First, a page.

Having turned America’s voters into the butt of every clever East Coast joke, and the target of every handwringing newspaper article about America’s dark heart and its strange, Bible-toting inhabitants, the political and cultural establishment can’t now be surprised that so many of those people have turned around and said… FU.
The respectable set’s allergy to Trump is fundamentally an allergy to the idea of democracy itself.
To them, Trump’s rise confirms the folly of asking the ignorant, the everyday, the non-subscribers to the New York Times, to decide on important political matters.
If this all sounds familiar, that’s because it’s the same kind of pleb-fearing horror that greeted the Brexit result four months ago. It’s not so much Trump they fear as the system that allowed him to get to the White House: that pesky, ridiculous system where we must ask ordinary people — what they think should happen in the nation.
The anti-Brexit anti-democrats claimed they were merely opposed to using rough, simplistic referendums to decide on huge matters. That kind of democracy is too direct, they said. Yet now they’re raging over the election of Trump via a far more complicated, tempered democratic system.
That’s because — and I know this is strong — it is democracy itself that they hate. It is the engagement of the throng in political life that they fear. It is the people — ordinary, working, non-PhD-holding people — whom they dread and disdain. It is what got Trump to the White House — the right of all adults, even the dumb ones, to decide about politics — that gives them sleepless nights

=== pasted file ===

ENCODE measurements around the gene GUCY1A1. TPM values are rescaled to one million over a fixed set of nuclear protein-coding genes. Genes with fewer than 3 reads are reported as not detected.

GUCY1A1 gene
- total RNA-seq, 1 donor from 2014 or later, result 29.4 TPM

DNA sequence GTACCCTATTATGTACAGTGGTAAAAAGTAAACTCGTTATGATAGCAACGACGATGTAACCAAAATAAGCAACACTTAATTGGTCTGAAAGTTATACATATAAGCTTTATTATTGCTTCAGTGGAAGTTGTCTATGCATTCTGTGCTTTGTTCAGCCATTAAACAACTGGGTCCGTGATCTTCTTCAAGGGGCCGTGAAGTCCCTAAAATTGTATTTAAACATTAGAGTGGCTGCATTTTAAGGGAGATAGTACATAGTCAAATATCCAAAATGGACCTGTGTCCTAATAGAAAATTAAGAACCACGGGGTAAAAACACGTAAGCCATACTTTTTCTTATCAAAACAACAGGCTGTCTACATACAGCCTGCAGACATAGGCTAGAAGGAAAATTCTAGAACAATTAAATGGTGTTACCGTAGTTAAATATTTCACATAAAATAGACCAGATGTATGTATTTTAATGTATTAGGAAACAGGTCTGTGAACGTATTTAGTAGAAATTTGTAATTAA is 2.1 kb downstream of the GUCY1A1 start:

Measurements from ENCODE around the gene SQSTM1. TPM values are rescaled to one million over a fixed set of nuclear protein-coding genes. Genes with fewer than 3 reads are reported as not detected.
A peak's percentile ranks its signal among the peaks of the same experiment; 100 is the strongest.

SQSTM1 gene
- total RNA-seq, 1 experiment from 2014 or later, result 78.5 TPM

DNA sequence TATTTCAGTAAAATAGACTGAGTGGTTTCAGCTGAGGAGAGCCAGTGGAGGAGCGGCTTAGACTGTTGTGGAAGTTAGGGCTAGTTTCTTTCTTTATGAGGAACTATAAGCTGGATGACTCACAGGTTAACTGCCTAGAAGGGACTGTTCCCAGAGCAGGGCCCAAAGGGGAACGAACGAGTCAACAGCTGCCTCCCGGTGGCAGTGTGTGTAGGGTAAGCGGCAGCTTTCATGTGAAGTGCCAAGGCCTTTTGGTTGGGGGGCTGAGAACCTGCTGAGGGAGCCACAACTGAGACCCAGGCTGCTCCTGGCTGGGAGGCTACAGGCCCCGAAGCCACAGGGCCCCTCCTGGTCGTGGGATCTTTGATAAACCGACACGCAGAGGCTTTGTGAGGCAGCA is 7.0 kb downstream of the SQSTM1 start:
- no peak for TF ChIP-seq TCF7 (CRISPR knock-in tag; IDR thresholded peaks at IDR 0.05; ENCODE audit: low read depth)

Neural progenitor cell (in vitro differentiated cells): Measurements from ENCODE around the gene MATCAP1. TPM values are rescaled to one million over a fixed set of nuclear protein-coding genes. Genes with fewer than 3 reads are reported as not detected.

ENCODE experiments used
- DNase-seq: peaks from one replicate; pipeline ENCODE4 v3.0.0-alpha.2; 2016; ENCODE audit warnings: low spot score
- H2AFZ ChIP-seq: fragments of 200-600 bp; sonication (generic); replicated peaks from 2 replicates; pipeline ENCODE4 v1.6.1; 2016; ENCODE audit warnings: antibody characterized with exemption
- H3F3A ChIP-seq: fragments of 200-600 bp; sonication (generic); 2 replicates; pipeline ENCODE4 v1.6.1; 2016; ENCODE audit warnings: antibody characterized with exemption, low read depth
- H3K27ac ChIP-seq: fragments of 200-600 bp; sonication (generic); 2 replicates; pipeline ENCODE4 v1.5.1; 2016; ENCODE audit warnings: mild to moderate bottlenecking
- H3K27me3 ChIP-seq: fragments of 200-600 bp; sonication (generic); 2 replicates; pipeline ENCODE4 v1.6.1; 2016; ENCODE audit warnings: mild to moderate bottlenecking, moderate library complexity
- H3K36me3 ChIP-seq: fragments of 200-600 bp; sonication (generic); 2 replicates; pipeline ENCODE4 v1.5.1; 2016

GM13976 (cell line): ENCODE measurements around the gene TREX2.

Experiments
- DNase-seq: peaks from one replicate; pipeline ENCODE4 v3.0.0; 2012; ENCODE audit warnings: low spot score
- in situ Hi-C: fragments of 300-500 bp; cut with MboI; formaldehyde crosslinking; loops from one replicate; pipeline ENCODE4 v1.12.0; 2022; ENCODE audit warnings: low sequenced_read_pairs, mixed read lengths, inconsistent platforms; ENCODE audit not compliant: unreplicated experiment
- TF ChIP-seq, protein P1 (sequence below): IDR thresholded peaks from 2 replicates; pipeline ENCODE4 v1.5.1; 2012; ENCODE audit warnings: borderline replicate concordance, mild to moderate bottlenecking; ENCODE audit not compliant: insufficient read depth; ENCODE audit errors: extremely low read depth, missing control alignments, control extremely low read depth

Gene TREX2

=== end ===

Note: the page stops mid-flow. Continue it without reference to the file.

This nasty, reactionary turn against democracy by so many of the well-educated both explains the victory of Trump, which neatly doubles up as a slap in the face of the establishment, and confirms why democracy is more important today than it has ever been. Because it really would be folly, madness in fact, to let an elite that so little understands ordinary people, and in fact loathes them, to run society unilaterally. Now that would be dangerous, more dangerous than Trump.

Anonymous said...

About the Dem's leader: It definitely should NOT be Taddeo!

Anonymous said...

Maybe the riots are caused by a spontaneous reaction to a video.

Think they used that one already.

Anonymous said...

Read this profile and tell me if fits anyone we recently elected.
This goes beyond politcs and splitting up the special intersts.

Geniusofdespair said...

The long post generalizing about elitists and red necks, the educated and the uneducated. What the hell are you trying to say? That people with a room temperature I Q should lead the country?